Clinical ethics of the do-not-resuscitate (DNR) order and other advanced directives in anesthesia and ICU

Jack M. Berger, Vladimir Zelman, Holly Muir, Rodolfo Amaya, Ksenia Ershova

Research output: Contribution to journalArticlepeer-review

1 Citation (Scopus)

Abstract

Closed chest cardiopulmonary resuscitation (CPR), having been so successful after its introduction in the operating room for saving lives of anesthetized patients, was adopted for use in the intensive care units, then hospital-wide, and finally to out of hospital patients. This has lead to ethical dilemmas involving patients who must themselves request discontinuation of artificial organ function devices and treatments, or placing family members in the difficult positions of having to make those decisions for their unconscious and suffering relatives. In this review, the Ethical principles on which physicians, hospitals, patients, and surrogate decision makers rely in order to apply their perceived moral obligations to provide patient safety, comfort, and treatment are examined with particular emphasis on do not resuscitate orders (DNR). It is clear that DNR does not equate with do not treat.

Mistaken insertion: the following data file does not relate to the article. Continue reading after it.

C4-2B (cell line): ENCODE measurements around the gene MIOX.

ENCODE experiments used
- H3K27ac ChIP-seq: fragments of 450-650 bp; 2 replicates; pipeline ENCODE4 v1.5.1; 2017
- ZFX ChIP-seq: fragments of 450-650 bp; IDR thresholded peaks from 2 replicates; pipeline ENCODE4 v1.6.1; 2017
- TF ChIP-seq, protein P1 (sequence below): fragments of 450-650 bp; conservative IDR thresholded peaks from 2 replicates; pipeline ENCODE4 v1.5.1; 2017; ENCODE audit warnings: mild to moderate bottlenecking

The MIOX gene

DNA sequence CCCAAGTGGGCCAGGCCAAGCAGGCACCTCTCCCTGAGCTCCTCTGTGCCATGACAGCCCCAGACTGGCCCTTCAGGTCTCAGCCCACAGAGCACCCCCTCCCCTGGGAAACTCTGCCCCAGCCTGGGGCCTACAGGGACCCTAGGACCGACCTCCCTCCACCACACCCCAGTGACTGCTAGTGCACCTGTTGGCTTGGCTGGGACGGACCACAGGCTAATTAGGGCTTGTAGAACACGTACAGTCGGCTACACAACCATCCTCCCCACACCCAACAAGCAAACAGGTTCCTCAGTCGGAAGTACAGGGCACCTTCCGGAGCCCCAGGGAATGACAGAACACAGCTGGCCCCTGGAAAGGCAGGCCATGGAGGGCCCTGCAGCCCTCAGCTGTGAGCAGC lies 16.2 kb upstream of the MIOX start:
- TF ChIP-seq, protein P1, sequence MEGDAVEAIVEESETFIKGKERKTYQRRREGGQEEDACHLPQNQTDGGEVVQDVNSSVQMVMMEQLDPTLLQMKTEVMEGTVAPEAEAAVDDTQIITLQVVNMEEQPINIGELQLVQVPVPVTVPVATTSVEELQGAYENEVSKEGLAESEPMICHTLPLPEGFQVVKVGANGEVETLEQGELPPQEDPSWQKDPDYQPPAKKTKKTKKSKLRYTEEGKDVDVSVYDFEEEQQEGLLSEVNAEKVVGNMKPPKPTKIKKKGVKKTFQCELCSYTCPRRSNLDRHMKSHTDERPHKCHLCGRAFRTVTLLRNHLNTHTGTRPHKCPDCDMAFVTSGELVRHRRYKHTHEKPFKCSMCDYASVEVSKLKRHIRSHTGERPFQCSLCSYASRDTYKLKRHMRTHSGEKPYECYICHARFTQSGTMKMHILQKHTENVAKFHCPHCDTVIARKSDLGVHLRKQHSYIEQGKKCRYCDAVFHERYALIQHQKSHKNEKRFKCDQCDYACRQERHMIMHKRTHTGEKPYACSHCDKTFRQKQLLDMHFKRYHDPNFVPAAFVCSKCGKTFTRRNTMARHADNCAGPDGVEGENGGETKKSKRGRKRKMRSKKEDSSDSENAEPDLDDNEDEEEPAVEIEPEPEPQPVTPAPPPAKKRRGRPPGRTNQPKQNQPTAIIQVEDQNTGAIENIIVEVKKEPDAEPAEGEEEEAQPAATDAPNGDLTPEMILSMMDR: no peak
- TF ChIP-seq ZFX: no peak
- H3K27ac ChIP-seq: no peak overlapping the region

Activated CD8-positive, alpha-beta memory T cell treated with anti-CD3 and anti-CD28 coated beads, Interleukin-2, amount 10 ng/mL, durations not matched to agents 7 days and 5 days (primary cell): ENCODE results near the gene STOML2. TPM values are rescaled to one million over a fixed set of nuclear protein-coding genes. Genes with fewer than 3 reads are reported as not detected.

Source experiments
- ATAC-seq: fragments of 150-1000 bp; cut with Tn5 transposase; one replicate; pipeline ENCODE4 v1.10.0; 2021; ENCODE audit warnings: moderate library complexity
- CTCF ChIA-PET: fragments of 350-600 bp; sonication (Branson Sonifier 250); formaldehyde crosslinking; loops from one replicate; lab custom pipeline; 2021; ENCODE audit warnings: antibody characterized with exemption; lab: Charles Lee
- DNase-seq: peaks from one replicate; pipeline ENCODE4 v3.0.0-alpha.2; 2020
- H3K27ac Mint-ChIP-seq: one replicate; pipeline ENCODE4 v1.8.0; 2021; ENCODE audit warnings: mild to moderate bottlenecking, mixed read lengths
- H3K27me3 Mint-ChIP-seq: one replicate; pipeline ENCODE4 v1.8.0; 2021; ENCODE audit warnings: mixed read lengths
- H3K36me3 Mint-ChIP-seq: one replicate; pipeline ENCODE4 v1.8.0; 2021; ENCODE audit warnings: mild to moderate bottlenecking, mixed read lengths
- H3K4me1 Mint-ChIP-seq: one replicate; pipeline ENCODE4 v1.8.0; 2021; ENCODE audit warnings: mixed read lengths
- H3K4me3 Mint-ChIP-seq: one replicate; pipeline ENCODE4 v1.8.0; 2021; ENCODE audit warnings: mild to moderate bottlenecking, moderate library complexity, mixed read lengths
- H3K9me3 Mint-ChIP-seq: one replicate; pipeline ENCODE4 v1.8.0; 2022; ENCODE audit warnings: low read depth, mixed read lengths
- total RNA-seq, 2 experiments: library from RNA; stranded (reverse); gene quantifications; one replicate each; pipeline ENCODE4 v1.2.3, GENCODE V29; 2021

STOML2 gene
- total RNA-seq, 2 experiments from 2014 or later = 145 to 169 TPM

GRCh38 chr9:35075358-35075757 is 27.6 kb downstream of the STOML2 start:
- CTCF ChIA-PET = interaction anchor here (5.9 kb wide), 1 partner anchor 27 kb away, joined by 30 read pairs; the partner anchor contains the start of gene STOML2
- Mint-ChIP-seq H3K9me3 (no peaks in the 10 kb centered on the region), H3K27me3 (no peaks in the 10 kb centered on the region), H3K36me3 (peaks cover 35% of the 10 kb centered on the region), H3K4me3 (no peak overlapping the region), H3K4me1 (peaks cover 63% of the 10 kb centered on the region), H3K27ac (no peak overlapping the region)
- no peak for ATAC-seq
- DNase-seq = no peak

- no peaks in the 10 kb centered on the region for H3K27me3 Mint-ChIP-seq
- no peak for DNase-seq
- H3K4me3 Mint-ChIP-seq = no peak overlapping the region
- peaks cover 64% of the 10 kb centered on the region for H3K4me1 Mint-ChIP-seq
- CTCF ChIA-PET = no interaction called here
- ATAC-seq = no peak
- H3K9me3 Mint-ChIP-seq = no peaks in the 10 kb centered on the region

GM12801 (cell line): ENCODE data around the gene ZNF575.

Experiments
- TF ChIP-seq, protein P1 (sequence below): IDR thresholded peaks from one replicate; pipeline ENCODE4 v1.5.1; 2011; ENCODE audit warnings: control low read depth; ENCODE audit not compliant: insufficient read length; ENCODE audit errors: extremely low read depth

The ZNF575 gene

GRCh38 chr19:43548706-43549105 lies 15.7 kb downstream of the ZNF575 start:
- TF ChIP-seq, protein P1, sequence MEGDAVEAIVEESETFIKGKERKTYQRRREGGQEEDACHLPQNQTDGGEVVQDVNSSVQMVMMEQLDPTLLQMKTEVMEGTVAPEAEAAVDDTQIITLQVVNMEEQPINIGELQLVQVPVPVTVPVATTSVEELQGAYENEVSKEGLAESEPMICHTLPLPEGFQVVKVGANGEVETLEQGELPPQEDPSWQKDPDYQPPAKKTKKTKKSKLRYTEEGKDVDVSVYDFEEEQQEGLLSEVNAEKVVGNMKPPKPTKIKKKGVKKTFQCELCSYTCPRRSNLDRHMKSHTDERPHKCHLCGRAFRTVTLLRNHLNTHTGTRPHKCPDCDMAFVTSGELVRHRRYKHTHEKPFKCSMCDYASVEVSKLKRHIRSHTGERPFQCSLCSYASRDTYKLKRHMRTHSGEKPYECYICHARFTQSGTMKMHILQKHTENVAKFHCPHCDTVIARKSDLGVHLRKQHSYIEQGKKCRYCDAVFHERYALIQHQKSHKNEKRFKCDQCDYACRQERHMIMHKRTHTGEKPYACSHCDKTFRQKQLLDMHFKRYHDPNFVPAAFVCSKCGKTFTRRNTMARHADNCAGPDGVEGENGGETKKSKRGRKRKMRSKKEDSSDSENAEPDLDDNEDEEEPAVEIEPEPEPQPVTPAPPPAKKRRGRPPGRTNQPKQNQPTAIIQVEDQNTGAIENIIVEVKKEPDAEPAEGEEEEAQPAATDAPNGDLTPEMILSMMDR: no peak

Original languageEnglish
Pages (from-to)61-74
Number of pages14
JournalObshchaya Reanimatologiya
Volume13
Issue number2
DOIs
Publication statusPublished - 2017
Externally publishedYes

Keywords

  • Advanced directives
  • CPR
  • DNR
  • Ethical principles

Fingerprint

Dive into the research topics of 'Clinical ethics of the do-not-resuscitate (DNR) order and other advanced directives in anesthesia and ICU'. Together they form a unique fingerprint.

Cite this